Recipes and Slideshows
Restaurants and Markets
Though chef Seth Bixby Daugherty’s got his hands full with his Real Food Initiatives, putting nutritious, local foods in public schools in the Twin Cities and around the U.S., he gladly stepped away from a cooking class to share his go-to spots for Dutch babies, hemp bread, Hmong snacks and other delicious Twin Cities’ classics:
Lyndale Market and Nicollet Mall
For a proper food tour of the Twin Cities, the first place to start would be the farmers’ markets; they’re all about corn and tomatoes right now. We’ve got the daily Lyndale Market—right downtown near the International Market Square, or IMS—and one market every Thursday on the pedestrian-only Nicollet Mall. Those are can’t-miss.
The best supermarket in town has to be the Wedge. I think it’s one of the largest co-ops in America; they have everything local, and they’re really into the low-carbon, small-footprint idea. I lived in New York City for a number of years, and the Wedge reminds me of the old Balducci’s: They’ve got things hanging from the ceiling, carts filling the aisles, it’s totally packed. It’s got a great energy and a great feel.
Minneapolis has one of the largest Hmong populations in America, so you have to check out our Asian markets: United Noodles rivals any market in New York City’s Chinatown.
Original Pancake House
For a classic breakfast spot, my wife, two kids and I go to our local branch of the Original Pancake House. They’re known for risen pancakes, like their Dutch baby. They have four franchises around the Twin Cities area; there’s always an hour-long line, no matter which branch.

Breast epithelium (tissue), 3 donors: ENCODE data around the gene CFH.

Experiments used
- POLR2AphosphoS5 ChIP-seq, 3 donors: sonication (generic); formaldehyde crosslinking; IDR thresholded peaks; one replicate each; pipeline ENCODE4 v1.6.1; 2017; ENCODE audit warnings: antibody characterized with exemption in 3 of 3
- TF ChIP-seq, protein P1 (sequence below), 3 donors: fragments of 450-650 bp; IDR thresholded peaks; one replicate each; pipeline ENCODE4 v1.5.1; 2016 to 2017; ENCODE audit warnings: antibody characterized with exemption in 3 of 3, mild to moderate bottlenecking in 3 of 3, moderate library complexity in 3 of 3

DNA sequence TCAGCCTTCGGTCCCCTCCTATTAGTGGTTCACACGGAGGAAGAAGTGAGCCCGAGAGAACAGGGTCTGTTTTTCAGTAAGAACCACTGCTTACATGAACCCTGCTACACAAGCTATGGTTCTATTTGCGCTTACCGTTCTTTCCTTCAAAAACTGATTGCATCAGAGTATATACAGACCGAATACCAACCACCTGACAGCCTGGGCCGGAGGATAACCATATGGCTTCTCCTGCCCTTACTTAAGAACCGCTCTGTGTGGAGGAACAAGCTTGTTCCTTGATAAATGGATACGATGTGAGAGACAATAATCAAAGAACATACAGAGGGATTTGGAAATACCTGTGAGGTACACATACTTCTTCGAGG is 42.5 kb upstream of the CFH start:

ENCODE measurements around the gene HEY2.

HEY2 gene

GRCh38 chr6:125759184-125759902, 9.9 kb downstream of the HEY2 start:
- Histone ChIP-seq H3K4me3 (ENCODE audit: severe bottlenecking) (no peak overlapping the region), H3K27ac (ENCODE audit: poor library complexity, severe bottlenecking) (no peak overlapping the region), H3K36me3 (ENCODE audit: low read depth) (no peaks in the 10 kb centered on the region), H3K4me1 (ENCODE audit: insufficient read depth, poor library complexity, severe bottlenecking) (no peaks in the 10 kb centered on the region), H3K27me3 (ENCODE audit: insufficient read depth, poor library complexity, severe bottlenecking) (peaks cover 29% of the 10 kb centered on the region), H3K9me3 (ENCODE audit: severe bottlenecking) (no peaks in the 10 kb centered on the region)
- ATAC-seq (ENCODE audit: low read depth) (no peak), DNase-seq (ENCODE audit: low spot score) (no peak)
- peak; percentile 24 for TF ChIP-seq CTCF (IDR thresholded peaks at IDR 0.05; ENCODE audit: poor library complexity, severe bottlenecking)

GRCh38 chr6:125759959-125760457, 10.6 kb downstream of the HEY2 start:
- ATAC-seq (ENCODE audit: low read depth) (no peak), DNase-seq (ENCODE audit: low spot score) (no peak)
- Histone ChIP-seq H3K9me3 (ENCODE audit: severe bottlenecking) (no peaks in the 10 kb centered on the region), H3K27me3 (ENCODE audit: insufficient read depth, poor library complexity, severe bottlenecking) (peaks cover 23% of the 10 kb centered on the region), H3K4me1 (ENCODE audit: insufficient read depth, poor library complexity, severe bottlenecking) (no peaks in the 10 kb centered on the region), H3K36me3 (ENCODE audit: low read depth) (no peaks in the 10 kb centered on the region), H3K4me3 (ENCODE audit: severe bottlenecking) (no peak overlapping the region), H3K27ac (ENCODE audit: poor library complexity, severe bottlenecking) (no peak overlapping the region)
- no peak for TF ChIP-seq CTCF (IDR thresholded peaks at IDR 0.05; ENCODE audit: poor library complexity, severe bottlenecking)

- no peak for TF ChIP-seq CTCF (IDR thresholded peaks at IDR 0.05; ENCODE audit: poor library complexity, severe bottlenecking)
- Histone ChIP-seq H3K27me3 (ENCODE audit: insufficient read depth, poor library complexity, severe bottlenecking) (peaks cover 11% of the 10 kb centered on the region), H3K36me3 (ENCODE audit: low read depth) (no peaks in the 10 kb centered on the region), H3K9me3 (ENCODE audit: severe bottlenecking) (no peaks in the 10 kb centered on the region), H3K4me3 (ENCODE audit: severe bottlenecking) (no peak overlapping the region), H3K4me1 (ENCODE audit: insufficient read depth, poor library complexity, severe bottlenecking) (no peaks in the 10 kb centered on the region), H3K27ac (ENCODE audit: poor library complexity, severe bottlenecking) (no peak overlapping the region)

French Meadow Bakery
For coffee or pastries, the French Meadow Bakery is awesome; they’re known for their hemp bread, but everything is outstanding.
If you’d like to see some modern art, you’ve gotta go to the Walker Art Center and then eat at Wolfgang Puck’s place, 20.21. Try the tamarind-glazed pork spare ribs or the whole crispy sea bass with crispy ginger.
For cocktails, I have to recommend the new W hotel in the Foshay. The Foshay Tower was the first high rise in Minneapolis. The hotel has a steak house, Manny’s, with a great bar; there’s a really cool bar, Prohibition, on the 27th floor, too.
For a large-scale international experience, Eat Street runs along Nicollet Avenue South near 28th Street West: There are a ton of restaurants there, all nationalities represented.
Restaurant Alma and Brasa
I know I’ll always get something delicious at Alex Roberts’s Restaurant Alma and at his smaller rotisserie place, Brasa. At Brasa I get the beans and rice, the pulled pork or the roasted chicken.
Solera and La Belle Vie
I also love both of Tim McKee’s restaurants; I just ate at Solera a couple of days ago. It’s a tapas place, and I don’t even look at the menu. I just look at the waiter and say, “Bring me some good food.” That always works. And La Belle Vie is a home run every time I go. It’s not like I’m wondering, “Oh my God, I’m going to drop $200-plus, is this going to be good?” I order the tasting menu and I know I’ll be set.
Adele’s Frozen Custard
For the best ice cream, you’ll have to take a 30 minute drive outside Minneapolis, but it’s worth the trek: Adele’s Frozen Custard on Lake Minnetonka, serves house-made frozen custard. It’s so rich you can almost taste the egg yolks. Generally we go with the chocolate. (800 Excelsior Blvd., Excelsior, Minn., 952-470-0035)